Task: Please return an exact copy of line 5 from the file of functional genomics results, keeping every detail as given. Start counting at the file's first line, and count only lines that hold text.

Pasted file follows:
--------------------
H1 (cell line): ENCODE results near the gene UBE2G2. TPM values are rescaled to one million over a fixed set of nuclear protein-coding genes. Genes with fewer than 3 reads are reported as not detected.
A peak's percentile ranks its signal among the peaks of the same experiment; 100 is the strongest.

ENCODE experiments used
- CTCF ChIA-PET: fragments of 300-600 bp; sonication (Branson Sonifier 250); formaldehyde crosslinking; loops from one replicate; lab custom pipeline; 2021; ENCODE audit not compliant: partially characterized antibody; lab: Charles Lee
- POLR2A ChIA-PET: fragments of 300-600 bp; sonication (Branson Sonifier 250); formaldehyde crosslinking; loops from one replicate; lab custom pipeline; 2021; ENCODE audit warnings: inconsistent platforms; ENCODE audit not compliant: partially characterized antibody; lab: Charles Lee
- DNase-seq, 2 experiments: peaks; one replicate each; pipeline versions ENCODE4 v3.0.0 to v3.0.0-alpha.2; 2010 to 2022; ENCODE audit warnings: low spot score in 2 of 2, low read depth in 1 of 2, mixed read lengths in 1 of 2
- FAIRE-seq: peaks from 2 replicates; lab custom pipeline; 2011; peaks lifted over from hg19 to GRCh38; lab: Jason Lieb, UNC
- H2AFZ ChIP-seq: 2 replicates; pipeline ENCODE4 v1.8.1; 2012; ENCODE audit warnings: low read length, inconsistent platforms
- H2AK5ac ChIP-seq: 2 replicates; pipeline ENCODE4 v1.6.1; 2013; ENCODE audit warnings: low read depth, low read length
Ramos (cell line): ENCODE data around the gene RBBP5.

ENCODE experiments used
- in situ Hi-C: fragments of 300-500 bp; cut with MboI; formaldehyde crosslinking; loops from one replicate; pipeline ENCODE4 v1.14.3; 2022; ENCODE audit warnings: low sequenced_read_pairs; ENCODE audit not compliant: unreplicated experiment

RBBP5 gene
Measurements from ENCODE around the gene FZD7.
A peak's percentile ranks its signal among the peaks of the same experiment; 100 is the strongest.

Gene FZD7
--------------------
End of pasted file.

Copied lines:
- POLR2A ChIA-PET: fragments of 300-600 bp; sonication (Branson Sonifier 250); formaldehyde crosslinking; loops from one replicate; lab custom pipeline; 2021; ENCODE audit warnings: inconsistent platforms; ENCODE audit not compliant: partially characterized antibody; lab: Charles Lee